The 19th century notion that communication and transportation were intricately linked forms the foundation for a discussion about the history of new media. Many people today may find it difficult to understand this connection when one can telecommute to work, video chat with friends and family, interact with online communities, and be entertained all while sitting on the couch with a laptop on hand. Before this class, I had never thought of the connection between these two concepts. Yet the history of relaying information consists mostly of individuals physically moving from point to point.
The development of the telegraph, however, drastically changed the nature of communication. Prior to telegraphy, communication was seen as a “channel of movement” according to Popp (460). Czitrom describes the archaic form of communication as a “noun of action meaning to make common to many,” which extended to roads, canals and railroad tracks because they aided in the exchange of information and material (10). After Morse’s invention, the transportation element was cleaved from communication because information was able to be sent electronically. The joint nature of time and space was “annihilated,” allowing for an instantaneous flow of ideas over vast distances (Carey, 207). Cleary the separation of space and time has had a lasting effect on new media since the telegraph, from the telephone to the Internet.
However, linking the concepts of communication and transportation persisted in a different way because of the mutual benefit between telegraphy and the railroad industry. Commercially, buyers and sellers could communicate over the telegraph to coordinate business transactions that the railroads could then fulfill. Businesses across the country changed operating procedure as the nature of trade became dependent on the telegraph. Prices of goods became less dependent on local supply and demand, and price divergence declined as communication between cities grew stronger. Furthermore, goods began to be traded in the future as trading within a geographic space became unrestricted.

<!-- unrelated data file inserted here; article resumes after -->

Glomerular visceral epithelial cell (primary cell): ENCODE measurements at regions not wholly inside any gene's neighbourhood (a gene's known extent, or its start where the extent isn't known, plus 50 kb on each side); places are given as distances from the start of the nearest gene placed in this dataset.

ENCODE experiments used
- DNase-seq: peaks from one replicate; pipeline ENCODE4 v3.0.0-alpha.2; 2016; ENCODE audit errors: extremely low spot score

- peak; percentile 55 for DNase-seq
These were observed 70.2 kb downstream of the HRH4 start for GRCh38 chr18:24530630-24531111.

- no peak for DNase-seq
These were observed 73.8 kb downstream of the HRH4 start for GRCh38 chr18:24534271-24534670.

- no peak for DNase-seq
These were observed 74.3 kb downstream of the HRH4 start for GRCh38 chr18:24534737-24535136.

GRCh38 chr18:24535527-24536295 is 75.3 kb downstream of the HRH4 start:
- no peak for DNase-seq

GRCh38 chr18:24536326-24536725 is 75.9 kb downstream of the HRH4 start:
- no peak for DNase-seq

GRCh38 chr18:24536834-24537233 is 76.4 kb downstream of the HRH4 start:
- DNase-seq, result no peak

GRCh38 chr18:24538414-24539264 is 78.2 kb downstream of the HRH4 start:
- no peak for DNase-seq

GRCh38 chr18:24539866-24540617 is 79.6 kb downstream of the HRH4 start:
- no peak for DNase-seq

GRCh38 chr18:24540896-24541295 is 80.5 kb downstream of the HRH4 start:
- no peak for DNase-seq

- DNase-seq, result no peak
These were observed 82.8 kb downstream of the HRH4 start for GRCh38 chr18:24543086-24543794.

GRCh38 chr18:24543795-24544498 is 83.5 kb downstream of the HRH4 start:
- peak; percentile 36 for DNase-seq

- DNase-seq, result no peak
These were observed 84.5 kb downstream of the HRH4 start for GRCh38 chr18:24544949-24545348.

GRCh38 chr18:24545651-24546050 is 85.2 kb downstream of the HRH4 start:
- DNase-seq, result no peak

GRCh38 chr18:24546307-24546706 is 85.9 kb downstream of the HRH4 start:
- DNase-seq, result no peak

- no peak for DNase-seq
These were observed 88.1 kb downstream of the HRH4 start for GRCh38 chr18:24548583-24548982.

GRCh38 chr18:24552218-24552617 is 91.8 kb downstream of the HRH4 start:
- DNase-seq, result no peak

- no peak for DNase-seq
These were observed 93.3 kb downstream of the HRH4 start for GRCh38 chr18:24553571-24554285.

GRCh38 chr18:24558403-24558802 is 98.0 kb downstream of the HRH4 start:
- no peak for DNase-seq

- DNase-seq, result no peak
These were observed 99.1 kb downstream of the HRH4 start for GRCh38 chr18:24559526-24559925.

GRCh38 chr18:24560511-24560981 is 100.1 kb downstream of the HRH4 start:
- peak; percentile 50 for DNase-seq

Business leaders were in favor of new technology because of the opportunities they presented. Any advantage a new technology gave to those involved with commerce could be exploited to make more money. Increased mobility, both with the goods themselves and electronic information, would provide an “historical rupture” leading to more commercial opportunities (Popp, 479). Most importantly, new technology provided the chance to sell products like radios and car, but the opportunity to create a future in which technology would be indispensable presented the best impetus for businesses.
Scheduling transactions, however, proved difficult in the early days of telegraphy because communities across the country set their own clocks. Carey explains the development of time zones came directly from the need to keep the trains moving on time. Coordination of the trains could be handled over the telegraph as long as local times were known.
The development of time zones was not the only change to everyday life brought on by new technology. Carey outlines the change in journalism brought on by telegraphy. Because sending too many words of the lines would cost more money, a new “stripped down” language began to appear in newspapers (210). Objectivity also became more prevalent as the partisanship seen in older newspapers fell away with the influx of more readers. These changes, Czitrom reflects, “transformed the newspaper from a personal journal and party organ into primarily a disseminator of news” (18).